calculation Baseline

The baseline

This article about the baseline belongs to a special series of blogposts, written by our own data wizards. It will offer you a glimpse into the engine room of Mediasynced. In these informative blogposts, we shed a light on the complexity of TV performance measurement in realtime and our robust statistical solutions. Hopefully you will enjoy reading the very first blogpost of this special series. 

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we were able to construct a baseline that correlates better with reality and is less affected by the noise within the data.

The common way to measure the performance of TV spots, is to measure your website in the minutes following a commercial and comparing these results to the performance that we expected without a commercial. This process is called benchmarking. Your first step would be to measure the amount of sessions your website has after the commercial. The next step is to create a benchmark, also called a baseline to compare your results with.
Linear Baseline
The simplest method would be to measure the amount of sessions on your website before you aired the commercial and take that number as the baseline. While this solution may sound intuitive and adequate in theory, in reality it is just not accurate enough. The first problem is that your benchmark is static. You assume that it won’t change during the period after your commercial up to the point you stop measuring.
To fix this problem you can use two measure points instead of one. In addition to the measure point before airing the commercial you now also measure the point after the effect of the commercial has faded. Now you can simply draw a line from the first measure point to the second and use this line as your benchmark. The problem here is identifying when the effect of your commercial has faded. We will discuss this problem in a future blog.
Another problem is that this benchmark is based on a short snapshot of your website’s traffic. In such a short timeframe, sudden variations in your website visits can occur that will distort the baseline calculation. So the measured baseline may no longer be an accurate representation. This can result in significant higher or lower measured uplifts than what is really the case. So adding an additional measure point does not change anything. Now your baseline is simply based upon two potentially inaccurate points.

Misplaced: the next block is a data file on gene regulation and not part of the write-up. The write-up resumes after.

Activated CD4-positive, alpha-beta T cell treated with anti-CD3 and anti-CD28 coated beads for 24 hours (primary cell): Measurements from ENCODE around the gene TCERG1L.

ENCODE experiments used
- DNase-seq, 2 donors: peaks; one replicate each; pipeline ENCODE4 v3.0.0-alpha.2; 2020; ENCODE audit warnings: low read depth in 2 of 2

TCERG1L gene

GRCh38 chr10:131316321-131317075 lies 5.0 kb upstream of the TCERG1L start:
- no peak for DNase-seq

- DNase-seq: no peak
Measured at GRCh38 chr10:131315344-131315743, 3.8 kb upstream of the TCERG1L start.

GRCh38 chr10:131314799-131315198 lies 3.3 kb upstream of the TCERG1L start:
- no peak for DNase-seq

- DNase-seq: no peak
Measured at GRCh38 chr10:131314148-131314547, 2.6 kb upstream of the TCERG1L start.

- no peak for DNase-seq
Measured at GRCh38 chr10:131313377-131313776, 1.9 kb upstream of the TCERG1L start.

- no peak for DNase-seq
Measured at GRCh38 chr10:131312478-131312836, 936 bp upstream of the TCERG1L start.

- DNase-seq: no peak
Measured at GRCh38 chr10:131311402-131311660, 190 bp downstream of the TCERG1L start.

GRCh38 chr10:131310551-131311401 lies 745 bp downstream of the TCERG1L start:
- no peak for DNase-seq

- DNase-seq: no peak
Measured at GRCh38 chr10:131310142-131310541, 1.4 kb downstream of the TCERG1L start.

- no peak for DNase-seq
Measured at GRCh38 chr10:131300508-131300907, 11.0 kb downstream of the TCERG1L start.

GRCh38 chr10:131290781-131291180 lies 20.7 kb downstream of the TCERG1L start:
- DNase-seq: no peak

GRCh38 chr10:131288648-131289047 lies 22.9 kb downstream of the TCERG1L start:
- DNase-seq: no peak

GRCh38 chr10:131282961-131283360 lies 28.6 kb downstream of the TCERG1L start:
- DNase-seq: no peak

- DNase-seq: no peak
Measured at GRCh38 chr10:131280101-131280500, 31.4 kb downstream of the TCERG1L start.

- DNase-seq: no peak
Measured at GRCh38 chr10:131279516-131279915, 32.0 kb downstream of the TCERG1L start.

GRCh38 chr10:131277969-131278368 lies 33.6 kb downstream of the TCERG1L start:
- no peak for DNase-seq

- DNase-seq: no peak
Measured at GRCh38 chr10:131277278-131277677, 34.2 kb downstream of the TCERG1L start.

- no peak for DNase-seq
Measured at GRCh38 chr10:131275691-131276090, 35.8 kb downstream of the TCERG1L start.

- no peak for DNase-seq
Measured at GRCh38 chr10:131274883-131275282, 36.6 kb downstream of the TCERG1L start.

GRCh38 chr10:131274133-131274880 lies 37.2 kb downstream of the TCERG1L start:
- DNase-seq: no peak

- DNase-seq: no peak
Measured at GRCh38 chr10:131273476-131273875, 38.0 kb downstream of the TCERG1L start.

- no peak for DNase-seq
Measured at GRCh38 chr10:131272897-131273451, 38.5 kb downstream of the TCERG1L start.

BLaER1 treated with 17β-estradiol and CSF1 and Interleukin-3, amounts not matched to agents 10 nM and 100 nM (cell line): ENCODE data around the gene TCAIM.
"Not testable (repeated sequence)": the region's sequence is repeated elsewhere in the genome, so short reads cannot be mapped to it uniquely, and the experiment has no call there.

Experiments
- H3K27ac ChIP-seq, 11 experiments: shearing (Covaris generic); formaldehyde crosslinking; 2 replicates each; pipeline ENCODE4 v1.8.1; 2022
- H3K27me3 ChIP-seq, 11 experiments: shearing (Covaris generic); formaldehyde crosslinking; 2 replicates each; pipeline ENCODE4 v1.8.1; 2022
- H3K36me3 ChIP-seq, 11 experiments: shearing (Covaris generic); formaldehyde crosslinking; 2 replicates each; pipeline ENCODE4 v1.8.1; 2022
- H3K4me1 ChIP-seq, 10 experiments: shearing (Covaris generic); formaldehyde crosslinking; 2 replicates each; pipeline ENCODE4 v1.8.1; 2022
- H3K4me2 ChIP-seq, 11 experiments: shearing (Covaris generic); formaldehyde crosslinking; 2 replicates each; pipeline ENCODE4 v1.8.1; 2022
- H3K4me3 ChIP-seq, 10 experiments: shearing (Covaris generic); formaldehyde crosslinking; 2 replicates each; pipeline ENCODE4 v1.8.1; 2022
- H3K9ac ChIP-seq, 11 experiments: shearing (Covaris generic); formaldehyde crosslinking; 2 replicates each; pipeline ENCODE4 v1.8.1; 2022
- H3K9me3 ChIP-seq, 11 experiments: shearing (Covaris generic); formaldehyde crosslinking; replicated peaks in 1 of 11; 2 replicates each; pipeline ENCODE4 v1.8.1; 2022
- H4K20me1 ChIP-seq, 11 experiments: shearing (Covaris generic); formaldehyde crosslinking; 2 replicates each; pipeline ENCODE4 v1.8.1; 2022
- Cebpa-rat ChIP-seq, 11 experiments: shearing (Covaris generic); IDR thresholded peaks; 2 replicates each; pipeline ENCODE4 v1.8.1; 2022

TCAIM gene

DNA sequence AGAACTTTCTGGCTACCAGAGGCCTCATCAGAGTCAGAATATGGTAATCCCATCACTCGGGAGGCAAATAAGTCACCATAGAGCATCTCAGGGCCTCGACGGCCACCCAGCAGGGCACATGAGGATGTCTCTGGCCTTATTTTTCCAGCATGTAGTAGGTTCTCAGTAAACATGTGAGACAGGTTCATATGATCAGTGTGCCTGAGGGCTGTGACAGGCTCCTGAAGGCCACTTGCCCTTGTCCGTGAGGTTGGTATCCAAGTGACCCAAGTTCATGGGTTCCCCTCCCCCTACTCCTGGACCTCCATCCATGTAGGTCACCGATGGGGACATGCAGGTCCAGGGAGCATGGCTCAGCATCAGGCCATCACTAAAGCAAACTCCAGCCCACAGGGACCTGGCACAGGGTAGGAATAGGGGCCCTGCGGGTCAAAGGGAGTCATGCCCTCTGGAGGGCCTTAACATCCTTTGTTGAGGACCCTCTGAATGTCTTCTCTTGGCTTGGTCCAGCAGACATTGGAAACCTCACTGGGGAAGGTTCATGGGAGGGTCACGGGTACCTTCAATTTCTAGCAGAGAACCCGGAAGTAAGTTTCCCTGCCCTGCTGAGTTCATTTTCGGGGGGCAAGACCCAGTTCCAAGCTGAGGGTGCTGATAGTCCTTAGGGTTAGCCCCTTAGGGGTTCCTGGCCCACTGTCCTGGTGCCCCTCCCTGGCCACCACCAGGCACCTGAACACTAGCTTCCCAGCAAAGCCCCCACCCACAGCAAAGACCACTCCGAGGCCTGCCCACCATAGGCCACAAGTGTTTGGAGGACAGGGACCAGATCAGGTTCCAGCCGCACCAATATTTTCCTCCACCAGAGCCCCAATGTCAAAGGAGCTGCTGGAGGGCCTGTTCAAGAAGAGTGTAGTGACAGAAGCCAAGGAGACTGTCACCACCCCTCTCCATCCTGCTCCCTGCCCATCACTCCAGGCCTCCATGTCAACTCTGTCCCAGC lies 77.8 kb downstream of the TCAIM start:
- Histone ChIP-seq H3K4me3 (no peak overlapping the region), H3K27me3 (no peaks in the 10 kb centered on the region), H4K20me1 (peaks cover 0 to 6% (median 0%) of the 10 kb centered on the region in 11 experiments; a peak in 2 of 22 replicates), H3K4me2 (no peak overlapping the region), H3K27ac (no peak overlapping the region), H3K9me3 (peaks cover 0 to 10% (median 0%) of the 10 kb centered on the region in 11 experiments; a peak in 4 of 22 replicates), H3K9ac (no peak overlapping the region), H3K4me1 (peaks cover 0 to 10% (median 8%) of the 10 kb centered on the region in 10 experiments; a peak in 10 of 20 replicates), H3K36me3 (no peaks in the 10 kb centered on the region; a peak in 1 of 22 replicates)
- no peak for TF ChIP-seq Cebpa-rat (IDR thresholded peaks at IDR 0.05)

Average Baseline
So why don’t we take the average traffic of each specific day and minute combination? Well that model is flawed because there is no such thing as an average Monday. Seasons, the weather, events, etc., can all heavily influence the baseline.
Our Baseline
At Mediasynced, we have taken a more sophisticated approach in order to provide an accurate baseline. For each client, we build specific day models. These models are based on historical data and take several factors into consideration. They are then aligned with the actual data with the use of a y-intercept. Using this method we can construct a baseline that follows the natural curve we expect it to have, so based on the organic rhythm of the website throughout the day.
If we expect the traffic of your website to rise slightly from 16:10 to 16:20, then the constructed baseline for that time frame will also rise slightly. To increase the accuracy we have splitted our data up by device and repeated this process for each of those devices. Using these methods we were able to construct a baseline that correlates better with reality and is less affected by the noise within the data.
In the example below we see that the number of baseline sessions (real baseline) is oscillating around an average of 10 sessions per minute. During the commercial the baseline is starting a positive peak which the two simple baselines fail to capture. Our baseline on the other hand can correctly predict this pattern and recreates this peak as best as possible.
Hopefully, you’ve enjoyed reading our first blog post of this special series. Every month we will release a new article, so stay tuned! 

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